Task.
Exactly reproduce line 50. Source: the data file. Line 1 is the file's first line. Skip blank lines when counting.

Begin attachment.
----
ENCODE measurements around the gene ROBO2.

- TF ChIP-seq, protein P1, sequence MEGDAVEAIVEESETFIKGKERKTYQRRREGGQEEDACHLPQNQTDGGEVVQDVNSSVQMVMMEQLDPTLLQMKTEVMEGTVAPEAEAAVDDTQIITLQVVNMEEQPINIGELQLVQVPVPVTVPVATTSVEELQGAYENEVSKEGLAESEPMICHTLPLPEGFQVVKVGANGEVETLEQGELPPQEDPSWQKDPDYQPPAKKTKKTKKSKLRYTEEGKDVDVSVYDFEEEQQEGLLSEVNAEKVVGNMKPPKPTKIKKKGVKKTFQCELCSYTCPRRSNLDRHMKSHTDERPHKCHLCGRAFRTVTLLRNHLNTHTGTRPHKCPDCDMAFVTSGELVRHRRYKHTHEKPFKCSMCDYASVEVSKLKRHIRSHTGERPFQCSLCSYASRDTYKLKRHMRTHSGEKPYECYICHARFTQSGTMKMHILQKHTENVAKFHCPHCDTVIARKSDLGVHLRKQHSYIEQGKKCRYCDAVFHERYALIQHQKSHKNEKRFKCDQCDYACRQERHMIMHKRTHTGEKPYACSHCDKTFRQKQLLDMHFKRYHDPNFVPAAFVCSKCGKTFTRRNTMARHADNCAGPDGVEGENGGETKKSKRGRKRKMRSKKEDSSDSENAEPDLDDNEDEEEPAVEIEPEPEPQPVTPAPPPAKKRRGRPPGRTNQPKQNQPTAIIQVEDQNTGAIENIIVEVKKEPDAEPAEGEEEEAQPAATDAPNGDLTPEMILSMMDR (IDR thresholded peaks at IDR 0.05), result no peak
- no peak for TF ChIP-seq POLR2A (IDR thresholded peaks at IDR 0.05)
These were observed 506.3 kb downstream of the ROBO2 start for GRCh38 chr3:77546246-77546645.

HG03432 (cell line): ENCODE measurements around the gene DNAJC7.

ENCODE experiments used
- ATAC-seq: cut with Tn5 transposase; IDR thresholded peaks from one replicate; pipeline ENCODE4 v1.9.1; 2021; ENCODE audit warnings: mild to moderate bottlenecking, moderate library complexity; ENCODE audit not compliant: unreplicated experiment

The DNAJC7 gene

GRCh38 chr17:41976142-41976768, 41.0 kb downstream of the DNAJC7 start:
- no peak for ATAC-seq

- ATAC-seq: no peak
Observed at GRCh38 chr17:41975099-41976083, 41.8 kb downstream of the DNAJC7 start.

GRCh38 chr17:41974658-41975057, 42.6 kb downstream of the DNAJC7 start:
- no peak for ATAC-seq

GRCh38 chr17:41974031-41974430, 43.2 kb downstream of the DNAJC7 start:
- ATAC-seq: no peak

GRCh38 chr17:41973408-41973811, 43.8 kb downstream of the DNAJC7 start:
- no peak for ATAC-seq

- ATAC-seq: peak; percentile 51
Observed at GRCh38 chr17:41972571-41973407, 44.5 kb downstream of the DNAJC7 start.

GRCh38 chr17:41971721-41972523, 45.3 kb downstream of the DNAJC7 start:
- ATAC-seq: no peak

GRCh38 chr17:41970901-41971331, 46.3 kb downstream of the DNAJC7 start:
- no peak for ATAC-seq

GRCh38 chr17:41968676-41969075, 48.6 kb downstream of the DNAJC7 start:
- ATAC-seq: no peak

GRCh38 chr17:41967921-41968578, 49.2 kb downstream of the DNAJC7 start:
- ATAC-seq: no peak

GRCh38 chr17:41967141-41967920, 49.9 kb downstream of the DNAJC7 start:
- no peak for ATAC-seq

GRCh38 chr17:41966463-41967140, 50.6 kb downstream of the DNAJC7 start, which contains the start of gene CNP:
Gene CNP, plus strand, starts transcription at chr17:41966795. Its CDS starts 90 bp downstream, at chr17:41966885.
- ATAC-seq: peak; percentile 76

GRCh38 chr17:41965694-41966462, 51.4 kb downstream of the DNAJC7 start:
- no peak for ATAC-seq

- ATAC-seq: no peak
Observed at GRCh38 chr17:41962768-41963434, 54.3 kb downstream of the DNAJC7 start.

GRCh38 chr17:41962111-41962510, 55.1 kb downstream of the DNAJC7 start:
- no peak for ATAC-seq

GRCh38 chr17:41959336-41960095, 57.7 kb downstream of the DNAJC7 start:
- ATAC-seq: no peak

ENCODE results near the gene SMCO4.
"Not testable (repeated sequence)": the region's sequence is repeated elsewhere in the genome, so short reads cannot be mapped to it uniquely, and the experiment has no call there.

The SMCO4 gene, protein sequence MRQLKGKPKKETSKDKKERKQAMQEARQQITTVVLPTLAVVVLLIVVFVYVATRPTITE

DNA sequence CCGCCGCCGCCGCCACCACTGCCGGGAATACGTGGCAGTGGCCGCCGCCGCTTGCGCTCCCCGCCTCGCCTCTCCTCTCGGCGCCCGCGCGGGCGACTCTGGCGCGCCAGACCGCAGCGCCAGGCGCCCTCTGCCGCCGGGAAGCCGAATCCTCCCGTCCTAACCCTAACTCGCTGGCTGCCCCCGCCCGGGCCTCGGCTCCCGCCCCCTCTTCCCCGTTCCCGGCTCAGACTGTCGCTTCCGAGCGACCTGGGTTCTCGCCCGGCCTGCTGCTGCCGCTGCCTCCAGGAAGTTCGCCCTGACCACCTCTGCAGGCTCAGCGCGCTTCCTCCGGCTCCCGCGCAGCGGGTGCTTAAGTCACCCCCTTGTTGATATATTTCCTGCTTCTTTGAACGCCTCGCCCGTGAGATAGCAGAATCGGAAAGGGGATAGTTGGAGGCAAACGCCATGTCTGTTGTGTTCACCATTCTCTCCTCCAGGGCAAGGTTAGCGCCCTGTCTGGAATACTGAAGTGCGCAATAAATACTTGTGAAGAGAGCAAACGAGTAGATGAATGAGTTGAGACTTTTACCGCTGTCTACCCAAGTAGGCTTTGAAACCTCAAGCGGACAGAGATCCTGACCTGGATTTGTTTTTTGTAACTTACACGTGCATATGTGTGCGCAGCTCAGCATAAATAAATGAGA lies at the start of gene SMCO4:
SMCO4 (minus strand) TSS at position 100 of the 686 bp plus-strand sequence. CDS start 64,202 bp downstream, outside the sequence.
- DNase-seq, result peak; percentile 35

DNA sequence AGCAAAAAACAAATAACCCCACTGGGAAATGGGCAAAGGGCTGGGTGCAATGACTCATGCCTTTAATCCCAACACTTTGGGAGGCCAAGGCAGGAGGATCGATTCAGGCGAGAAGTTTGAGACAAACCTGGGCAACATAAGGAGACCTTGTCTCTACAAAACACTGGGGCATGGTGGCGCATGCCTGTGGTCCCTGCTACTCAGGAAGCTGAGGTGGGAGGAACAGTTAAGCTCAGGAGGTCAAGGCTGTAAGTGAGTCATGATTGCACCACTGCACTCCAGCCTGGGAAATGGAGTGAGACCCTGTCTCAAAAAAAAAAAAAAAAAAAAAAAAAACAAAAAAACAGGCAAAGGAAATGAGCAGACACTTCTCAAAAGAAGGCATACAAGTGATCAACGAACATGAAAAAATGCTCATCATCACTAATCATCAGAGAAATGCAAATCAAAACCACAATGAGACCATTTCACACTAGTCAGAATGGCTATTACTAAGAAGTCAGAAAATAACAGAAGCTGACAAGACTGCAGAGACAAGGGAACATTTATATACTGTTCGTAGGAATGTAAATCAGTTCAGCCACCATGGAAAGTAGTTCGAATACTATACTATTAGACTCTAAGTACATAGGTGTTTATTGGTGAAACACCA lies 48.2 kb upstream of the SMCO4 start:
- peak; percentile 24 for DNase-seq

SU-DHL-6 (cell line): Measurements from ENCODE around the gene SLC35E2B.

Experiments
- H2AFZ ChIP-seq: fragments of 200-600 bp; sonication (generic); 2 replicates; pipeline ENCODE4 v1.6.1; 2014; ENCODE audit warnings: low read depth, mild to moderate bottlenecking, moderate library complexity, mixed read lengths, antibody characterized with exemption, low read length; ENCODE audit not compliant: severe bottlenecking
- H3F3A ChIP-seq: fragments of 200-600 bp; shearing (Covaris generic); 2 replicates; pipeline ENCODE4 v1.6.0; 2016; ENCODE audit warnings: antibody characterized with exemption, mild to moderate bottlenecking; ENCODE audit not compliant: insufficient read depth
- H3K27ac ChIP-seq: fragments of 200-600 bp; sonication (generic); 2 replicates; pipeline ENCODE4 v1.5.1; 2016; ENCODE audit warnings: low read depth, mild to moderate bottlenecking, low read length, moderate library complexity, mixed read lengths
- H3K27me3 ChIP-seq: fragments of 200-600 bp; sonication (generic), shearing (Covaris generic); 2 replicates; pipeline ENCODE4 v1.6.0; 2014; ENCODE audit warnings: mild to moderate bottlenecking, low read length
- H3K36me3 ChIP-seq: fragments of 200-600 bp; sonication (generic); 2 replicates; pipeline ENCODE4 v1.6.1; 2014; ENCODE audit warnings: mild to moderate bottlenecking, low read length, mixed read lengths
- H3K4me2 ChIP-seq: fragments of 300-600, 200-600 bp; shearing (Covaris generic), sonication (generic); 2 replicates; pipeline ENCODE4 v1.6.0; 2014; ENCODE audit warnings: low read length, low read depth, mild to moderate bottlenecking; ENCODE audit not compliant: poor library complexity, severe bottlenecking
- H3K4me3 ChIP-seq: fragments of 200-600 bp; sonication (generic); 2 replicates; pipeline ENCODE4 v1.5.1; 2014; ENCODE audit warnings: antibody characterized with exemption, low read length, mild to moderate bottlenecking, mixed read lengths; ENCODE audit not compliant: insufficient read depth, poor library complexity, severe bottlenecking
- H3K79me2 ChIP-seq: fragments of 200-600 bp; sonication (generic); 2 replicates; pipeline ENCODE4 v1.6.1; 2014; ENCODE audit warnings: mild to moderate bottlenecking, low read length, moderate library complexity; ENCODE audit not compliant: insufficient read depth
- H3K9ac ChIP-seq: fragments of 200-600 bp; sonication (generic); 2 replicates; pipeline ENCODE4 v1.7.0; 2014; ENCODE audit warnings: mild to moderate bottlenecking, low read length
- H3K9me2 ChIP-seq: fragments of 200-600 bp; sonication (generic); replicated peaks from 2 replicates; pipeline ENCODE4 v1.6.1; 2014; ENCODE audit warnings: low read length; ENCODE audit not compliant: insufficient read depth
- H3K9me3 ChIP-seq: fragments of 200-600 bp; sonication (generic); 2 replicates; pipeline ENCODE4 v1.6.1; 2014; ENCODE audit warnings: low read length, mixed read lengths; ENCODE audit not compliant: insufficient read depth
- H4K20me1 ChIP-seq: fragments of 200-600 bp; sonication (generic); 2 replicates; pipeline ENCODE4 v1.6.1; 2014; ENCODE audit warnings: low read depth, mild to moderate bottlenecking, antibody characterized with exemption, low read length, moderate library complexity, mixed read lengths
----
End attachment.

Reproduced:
SU-DHL-6 (cell line): Measurements from ENCODE around the gene SLC35E2B.